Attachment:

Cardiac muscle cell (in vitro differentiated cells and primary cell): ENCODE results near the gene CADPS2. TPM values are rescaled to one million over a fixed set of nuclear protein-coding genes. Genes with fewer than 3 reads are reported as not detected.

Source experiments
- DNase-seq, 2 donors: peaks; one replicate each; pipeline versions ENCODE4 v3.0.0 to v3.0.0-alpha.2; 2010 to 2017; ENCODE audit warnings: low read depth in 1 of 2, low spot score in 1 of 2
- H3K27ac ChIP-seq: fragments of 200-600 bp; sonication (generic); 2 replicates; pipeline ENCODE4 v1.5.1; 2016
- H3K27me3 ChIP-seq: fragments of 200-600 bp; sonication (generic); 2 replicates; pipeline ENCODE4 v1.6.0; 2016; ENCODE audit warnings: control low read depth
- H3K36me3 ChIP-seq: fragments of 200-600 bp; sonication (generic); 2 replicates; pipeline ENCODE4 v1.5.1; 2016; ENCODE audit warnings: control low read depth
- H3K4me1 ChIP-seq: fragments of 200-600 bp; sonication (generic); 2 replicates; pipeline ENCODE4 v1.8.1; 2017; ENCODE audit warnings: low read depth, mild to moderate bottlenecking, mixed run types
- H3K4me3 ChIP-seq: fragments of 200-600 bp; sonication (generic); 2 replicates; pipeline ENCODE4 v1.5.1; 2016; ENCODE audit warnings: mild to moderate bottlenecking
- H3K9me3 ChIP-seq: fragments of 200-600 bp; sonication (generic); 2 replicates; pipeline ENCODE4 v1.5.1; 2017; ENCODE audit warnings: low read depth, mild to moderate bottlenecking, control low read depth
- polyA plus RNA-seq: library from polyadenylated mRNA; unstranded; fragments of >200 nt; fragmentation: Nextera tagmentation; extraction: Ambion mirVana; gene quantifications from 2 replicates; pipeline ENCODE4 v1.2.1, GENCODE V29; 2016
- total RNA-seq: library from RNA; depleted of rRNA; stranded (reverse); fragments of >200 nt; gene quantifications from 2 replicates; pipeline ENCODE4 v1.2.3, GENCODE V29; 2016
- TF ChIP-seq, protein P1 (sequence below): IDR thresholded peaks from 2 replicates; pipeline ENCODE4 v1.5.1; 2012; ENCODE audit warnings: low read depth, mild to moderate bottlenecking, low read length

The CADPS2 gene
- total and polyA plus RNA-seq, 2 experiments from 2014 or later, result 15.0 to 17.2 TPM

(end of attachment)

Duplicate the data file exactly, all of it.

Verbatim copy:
Cardiac muscle cell (in vitro differentiated cells and primary cell): ENCODE results near the gene CADPS2. TPM values are rescaled to one million over a fixed set of nuclear protein-coding genes. Genes with fewer than 3 reads are reported as not detected.

Source experiments
- DNase-seq, 2 donors: peaks; one replicate each; pipeline versions ENCODE4 v3.0.0 to v3.0.0-alpha.2; 2010 to 2017; ENCODE audit warnings: low read depth in 1 of 2, low spot score in 1 of 2
- H3K27ac ChIP-seq: fragments of 200-600 bp; sonication (generic); 2 replicates; pipeline ENCODE4 v1.5.1; 2016
- H3K27me3 ChIP-seq: fragments of 200-600 bp; sonication (generic); 2 replicates; pipeline ENCODE4 v1.6.0; 2016; ENCODE audit warnings: control low read depth
- H3K36me3 ChIP-seq: fragments of 200-600 bp; sonication (generic); 2 replicates; pipeline ENCODE4 v1.5.1; 2016; ENCODE audit warnings: control low read depth
- H3K4me1 ChIP-seq: fragments of 200-600 bp; sonication (generic); 2 replicates; pipeline ENCODE4 v1.8.1; 2017; ENCODE audit warnings: low read depth, mild to moderate bottlenecking, mixed run types
- H3K4me3 ChIP-seq: fragments of 200-600 bp; sonication (generic); 2 replicates; pipeline ENCODE4 v1.5.1; 2016; ENCODE audit warnings: mild to moderate bottlenecking
- H3K9me3 ChIP-seq: fragments of 200-600 bp; sonication (generic); 2 replicates; pipeline ENCODE4 v1.5.1; 2017; ENCODE audit warnings: low read depth, mild to moderate bottlenecking, control low read depth
- polyA plus RNA-seq: library from polyadenylated mRNA; unstranded; fragments of >200 nt; fragmentation: Nextera tagmentation; extraction: Ambion mirVana; gene quantifications from 2 replicates; pipeline ENCODE4 v1.2.1, GENCODE V29; 2016
- total RNA-seq: library from RNA; depleted of rRNA; stranded (reverse); fragments of >200 nt; gene quantifications from 2 replicates; pipeline ENCODE4 v1.2.3, GENCODE V29; 2016
- TF ChIP-seq, protein P1 (sequence below): IDR thresholded peaks from 2 replicates; pipeline ENCODE4 v1.5.1; 2012; ENCODE audit warnings: low read depth, mild to moderate bottlenecking, low read length

The CADPS2 gene
- total and polyA plus RNA-seq, 2 experiments from 2014 or later, result 15.0 to 17.2 TPM